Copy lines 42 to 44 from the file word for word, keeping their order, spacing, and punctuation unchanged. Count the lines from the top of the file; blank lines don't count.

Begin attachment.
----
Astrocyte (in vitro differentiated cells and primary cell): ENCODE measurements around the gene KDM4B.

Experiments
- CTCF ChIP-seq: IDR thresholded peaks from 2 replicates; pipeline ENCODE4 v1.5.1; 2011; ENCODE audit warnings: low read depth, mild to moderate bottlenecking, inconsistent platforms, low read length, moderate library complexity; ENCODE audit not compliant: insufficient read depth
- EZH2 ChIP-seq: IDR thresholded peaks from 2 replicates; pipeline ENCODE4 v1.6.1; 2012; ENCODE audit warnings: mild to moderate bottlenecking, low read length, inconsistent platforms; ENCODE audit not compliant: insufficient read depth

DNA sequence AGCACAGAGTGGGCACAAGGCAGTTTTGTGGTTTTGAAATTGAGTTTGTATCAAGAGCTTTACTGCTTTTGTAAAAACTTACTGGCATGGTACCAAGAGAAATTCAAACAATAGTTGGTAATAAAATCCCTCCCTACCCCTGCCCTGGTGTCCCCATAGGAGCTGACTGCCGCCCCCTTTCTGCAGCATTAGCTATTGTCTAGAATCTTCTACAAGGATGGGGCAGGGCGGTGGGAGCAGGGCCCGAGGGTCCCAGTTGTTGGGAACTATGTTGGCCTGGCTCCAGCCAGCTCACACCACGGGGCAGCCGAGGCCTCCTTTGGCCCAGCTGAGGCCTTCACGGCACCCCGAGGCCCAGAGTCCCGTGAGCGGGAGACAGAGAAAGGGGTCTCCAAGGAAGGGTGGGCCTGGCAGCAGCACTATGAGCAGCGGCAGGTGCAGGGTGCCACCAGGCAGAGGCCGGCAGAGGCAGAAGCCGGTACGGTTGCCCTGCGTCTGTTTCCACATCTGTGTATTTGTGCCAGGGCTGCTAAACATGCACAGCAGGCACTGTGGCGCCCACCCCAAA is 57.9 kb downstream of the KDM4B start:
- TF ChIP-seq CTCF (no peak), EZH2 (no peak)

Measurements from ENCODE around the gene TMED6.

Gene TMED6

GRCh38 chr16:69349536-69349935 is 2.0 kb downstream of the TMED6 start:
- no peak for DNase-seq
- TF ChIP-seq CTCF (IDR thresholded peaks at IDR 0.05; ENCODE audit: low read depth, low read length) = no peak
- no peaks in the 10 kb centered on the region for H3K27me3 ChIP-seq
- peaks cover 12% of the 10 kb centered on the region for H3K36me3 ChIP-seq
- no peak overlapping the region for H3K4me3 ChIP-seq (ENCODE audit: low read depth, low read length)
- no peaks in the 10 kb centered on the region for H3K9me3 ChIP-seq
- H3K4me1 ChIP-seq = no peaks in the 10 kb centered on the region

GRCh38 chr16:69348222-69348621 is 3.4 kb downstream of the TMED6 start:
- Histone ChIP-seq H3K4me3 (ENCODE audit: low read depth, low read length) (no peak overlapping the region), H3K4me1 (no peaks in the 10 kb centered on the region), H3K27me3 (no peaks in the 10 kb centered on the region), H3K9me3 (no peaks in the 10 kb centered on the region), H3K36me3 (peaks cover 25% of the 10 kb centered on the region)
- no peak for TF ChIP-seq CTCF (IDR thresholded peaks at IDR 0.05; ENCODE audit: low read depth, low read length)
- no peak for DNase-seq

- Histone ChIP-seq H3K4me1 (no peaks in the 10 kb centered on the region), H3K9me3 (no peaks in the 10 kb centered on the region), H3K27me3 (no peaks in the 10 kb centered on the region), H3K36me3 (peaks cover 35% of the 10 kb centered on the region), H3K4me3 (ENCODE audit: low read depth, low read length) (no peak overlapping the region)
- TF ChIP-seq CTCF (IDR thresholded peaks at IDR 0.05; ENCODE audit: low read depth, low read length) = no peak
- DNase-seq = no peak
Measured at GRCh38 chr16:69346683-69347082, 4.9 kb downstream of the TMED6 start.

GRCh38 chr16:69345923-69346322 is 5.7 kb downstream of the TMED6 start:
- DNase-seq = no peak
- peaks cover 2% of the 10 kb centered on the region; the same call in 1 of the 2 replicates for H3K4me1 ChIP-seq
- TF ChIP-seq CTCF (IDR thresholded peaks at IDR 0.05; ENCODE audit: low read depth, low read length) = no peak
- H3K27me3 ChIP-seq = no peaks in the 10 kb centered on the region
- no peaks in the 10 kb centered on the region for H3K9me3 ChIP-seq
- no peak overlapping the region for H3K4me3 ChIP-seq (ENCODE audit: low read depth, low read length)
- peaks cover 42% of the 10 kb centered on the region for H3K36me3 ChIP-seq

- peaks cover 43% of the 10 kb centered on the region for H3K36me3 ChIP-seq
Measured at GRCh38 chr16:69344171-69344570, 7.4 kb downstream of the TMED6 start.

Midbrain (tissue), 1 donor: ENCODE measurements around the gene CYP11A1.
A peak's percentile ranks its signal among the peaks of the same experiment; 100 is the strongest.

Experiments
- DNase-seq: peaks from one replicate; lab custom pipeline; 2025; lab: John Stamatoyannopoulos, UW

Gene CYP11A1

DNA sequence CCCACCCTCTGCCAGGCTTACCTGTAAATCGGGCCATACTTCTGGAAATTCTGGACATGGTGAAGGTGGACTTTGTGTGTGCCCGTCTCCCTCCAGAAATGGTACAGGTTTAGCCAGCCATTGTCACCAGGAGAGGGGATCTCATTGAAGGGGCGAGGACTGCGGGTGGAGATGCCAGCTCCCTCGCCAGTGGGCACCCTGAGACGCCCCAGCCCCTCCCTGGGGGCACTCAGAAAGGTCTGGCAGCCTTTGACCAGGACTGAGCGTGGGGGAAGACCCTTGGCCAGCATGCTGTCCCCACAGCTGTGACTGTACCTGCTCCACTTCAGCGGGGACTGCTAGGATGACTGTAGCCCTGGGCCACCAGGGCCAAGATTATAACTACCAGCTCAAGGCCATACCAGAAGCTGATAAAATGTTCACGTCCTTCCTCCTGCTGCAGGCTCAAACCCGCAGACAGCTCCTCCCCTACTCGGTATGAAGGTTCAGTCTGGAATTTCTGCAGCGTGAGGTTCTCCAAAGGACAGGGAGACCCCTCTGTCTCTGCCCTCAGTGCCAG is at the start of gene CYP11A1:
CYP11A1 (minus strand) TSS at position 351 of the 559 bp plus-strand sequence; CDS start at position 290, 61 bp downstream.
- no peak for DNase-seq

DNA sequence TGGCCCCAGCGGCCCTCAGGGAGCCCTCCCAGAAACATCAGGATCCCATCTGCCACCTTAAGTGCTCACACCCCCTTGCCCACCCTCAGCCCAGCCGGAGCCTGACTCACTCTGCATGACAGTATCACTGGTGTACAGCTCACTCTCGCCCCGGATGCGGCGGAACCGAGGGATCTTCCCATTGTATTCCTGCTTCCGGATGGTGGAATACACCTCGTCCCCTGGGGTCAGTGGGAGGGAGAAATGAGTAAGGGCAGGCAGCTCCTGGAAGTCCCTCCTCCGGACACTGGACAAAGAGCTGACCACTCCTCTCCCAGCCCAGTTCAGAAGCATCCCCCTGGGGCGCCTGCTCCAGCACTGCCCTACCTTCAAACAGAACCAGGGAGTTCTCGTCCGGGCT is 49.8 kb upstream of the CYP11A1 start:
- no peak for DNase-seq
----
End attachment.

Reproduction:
- no peak for DNase-seq

DNA sequence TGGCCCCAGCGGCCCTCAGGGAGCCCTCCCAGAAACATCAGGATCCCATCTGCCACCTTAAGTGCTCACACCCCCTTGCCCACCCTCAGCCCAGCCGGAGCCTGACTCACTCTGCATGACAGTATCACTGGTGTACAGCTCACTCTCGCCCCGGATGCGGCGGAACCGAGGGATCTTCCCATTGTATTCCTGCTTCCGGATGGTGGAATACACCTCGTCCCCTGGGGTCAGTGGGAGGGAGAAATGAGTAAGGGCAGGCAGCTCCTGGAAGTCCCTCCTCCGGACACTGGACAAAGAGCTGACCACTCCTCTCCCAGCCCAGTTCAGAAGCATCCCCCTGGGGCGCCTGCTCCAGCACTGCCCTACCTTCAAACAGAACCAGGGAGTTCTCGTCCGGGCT is 49.8 kb upstream of the CYP11A1 start:
- no peak for DNase-seq